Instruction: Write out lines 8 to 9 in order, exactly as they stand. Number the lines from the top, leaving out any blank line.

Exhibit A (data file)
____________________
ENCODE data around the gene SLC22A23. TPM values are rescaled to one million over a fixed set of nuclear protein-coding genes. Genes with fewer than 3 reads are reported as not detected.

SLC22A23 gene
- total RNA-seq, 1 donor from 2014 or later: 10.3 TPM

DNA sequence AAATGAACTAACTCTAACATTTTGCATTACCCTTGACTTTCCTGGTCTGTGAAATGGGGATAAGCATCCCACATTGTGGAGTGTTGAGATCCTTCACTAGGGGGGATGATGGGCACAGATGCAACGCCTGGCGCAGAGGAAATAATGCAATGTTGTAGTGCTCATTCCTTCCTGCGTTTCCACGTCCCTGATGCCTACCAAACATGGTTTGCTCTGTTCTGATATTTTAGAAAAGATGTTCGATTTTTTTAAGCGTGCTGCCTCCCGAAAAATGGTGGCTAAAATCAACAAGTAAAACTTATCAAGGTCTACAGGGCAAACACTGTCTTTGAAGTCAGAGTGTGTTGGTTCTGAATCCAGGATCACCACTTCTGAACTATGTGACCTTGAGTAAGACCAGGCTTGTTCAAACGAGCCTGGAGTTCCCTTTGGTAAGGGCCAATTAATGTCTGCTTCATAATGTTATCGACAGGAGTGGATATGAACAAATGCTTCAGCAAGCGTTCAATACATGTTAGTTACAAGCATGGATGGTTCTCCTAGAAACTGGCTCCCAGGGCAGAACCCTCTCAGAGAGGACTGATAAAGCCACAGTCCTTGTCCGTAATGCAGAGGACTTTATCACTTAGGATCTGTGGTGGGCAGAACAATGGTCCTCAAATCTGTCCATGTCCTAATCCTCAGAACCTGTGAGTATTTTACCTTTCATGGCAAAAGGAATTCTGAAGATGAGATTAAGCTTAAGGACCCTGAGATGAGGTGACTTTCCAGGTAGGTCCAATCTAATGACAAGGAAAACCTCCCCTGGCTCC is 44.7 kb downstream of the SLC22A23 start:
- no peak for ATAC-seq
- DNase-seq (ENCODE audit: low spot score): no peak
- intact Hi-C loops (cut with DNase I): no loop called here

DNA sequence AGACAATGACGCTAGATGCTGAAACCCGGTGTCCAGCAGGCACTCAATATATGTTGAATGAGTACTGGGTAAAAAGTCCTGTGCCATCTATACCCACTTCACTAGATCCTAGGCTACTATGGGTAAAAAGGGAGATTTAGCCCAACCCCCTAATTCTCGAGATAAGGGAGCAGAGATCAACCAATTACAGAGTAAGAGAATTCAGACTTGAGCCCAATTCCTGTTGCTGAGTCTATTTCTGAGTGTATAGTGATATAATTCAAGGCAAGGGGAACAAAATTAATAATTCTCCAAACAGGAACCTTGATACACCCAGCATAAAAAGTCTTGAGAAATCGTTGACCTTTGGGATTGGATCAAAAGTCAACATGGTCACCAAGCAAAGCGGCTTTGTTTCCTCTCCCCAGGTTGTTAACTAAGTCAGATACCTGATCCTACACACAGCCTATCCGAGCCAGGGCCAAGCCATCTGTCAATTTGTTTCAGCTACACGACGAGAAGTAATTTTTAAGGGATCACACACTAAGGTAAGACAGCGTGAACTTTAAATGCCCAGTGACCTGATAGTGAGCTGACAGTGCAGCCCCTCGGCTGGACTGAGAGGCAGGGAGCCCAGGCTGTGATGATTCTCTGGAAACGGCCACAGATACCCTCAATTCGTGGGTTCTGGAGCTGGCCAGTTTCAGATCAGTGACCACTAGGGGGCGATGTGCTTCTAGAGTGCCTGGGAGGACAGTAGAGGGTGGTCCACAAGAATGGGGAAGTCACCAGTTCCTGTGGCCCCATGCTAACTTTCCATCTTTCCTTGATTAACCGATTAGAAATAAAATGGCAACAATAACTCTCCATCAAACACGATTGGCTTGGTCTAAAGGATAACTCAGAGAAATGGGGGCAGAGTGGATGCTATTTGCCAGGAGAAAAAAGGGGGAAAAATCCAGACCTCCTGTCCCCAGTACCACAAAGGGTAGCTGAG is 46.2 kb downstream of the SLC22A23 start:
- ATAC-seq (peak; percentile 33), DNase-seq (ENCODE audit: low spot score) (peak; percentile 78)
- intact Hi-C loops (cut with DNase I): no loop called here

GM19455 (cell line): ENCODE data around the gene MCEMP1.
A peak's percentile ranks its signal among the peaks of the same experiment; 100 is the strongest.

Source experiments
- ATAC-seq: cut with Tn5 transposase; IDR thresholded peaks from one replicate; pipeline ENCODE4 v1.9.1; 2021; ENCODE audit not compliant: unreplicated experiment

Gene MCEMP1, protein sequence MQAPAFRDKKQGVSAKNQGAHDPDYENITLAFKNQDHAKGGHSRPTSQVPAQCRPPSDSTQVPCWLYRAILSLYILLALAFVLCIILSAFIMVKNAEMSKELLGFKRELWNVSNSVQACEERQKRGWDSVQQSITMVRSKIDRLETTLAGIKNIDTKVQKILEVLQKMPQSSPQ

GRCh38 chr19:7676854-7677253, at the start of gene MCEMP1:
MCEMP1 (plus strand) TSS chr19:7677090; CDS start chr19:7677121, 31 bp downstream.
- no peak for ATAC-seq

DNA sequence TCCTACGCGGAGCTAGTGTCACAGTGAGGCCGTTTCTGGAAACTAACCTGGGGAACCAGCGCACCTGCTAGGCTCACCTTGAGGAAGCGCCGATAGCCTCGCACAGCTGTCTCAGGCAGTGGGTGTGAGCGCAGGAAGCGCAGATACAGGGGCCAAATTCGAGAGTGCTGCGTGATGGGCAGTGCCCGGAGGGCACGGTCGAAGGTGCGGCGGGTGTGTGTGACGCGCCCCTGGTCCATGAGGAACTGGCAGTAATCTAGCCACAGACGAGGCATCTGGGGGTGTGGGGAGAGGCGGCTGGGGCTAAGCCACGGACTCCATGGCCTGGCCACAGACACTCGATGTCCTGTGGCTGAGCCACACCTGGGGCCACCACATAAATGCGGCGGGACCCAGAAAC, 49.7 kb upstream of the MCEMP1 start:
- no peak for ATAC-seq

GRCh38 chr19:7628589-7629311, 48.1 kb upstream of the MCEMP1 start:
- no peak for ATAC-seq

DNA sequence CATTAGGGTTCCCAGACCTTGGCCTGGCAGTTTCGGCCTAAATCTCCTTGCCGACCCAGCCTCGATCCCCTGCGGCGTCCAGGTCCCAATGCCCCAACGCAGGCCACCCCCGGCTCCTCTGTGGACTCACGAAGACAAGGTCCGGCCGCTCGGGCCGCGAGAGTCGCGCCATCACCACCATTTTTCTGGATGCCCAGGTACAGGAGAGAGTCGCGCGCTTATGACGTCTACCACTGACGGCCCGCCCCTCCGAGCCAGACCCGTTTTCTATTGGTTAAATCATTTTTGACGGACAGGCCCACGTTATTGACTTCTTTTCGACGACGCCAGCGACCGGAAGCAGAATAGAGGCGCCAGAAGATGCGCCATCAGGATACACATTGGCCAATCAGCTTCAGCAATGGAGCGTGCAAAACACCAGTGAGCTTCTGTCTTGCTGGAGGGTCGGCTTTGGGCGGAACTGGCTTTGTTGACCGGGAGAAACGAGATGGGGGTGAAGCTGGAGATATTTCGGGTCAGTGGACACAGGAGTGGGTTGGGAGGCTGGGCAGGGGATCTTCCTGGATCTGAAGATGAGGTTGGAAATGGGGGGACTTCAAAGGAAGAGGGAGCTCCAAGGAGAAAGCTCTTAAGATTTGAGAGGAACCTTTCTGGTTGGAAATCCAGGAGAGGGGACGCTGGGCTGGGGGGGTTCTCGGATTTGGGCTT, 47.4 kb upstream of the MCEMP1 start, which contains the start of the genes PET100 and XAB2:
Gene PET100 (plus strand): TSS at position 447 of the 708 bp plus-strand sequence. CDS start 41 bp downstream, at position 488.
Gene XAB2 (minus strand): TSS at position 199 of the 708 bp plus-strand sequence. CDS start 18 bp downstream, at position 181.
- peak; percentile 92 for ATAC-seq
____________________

DNA sequence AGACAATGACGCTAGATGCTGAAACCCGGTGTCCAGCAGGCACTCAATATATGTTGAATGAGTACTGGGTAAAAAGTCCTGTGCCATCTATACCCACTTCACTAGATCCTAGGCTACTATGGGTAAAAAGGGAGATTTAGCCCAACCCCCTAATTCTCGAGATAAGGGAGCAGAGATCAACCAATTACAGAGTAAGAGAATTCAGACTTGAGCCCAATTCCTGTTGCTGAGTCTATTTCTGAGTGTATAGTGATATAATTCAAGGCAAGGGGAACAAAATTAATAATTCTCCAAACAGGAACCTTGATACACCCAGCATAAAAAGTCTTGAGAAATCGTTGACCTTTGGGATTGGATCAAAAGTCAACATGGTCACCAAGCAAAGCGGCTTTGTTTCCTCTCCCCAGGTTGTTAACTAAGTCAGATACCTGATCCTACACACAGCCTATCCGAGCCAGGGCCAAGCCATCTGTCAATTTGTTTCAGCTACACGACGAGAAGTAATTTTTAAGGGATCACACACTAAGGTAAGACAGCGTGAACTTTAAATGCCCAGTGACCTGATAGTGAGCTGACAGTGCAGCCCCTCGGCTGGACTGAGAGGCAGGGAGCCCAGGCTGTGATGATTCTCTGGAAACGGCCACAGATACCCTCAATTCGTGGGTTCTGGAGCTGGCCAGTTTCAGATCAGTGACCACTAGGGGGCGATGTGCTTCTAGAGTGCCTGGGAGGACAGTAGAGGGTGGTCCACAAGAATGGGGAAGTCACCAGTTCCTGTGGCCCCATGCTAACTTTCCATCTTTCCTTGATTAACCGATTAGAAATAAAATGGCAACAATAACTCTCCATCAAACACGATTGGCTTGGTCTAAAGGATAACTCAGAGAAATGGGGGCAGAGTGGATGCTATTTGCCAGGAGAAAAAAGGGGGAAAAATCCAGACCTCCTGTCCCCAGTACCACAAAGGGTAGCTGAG is 46.2 kb downstream of the SLC22A23 start:
- ATAC-seq (peak; percentile 33), DNase-seq (ENCODE audit: low spot score) (peak; percentile 78)